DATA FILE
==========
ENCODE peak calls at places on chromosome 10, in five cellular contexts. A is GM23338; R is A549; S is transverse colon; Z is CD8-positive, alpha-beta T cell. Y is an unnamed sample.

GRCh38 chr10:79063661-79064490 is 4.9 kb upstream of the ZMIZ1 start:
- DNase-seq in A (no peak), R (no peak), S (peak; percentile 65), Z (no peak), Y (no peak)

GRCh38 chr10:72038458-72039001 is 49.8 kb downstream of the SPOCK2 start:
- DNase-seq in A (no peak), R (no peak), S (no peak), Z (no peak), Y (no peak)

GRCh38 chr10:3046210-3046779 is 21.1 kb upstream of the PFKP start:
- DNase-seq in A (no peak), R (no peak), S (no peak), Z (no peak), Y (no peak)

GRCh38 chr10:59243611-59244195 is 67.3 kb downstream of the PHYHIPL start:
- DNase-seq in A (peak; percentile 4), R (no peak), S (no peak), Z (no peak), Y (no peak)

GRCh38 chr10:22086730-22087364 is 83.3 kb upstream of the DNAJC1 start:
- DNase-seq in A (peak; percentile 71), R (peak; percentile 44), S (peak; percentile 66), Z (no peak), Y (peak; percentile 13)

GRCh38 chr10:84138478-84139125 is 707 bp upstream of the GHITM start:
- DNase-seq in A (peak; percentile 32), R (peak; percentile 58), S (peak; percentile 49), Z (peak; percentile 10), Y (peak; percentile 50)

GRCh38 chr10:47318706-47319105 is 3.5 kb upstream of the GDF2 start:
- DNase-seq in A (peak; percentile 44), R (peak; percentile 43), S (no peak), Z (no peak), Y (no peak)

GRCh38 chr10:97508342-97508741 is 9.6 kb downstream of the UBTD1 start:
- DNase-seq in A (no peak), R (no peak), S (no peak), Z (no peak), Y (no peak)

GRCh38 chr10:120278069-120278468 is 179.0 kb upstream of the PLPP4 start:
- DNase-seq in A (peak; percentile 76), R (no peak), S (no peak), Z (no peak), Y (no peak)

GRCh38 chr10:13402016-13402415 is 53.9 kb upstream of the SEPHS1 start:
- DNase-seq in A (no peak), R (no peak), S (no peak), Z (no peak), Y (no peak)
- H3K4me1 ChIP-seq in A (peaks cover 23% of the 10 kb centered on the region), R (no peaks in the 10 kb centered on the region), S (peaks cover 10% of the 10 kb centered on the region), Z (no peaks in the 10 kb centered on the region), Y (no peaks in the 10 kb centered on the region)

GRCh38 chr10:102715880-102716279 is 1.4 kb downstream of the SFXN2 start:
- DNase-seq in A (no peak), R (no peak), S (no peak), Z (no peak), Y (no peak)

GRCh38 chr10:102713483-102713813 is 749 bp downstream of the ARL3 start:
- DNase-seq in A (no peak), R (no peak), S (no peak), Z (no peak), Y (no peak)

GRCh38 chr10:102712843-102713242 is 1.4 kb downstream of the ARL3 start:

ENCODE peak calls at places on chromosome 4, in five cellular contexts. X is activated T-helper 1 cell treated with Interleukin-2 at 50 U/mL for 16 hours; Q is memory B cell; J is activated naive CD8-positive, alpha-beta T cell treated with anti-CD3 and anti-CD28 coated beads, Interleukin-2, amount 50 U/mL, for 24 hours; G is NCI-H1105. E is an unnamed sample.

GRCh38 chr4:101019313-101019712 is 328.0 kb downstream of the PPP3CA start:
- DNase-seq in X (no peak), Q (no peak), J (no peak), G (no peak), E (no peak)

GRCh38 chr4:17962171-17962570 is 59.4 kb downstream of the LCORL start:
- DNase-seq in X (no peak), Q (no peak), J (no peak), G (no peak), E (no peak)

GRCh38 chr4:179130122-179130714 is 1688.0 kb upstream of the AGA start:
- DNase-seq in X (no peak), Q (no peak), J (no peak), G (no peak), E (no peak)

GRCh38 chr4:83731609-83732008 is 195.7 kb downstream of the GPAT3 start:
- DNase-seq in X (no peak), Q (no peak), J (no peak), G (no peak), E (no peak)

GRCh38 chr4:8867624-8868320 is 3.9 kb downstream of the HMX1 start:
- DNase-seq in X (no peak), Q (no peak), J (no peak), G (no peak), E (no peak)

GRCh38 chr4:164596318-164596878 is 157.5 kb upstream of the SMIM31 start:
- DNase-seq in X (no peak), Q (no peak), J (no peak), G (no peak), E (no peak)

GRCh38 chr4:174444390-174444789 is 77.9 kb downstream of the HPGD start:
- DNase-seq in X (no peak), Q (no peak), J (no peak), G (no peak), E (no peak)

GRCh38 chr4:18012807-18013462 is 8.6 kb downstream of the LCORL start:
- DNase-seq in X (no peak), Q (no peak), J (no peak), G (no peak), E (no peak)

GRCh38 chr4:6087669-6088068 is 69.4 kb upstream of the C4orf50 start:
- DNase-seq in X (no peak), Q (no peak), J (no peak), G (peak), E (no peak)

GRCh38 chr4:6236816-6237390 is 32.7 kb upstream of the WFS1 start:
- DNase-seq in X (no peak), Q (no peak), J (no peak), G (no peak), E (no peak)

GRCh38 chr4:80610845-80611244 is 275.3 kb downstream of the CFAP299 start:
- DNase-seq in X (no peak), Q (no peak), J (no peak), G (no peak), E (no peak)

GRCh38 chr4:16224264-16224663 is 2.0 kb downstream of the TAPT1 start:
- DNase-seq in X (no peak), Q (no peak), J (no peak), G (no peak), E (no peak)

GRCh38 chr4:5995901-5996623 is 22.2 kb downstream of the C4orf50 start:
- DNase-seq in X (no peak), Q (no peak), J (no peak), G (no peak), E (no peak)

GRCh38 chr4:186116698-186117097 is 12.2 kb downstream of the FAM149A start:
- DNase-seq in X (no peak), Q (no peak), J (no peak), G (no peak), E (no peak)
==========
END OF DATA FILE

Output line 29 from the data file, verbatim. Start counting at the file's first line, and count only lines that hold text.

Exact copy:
GRCh38 chr4:101019313-101019712 is 328.0 kb downstream of the PPP3CA start: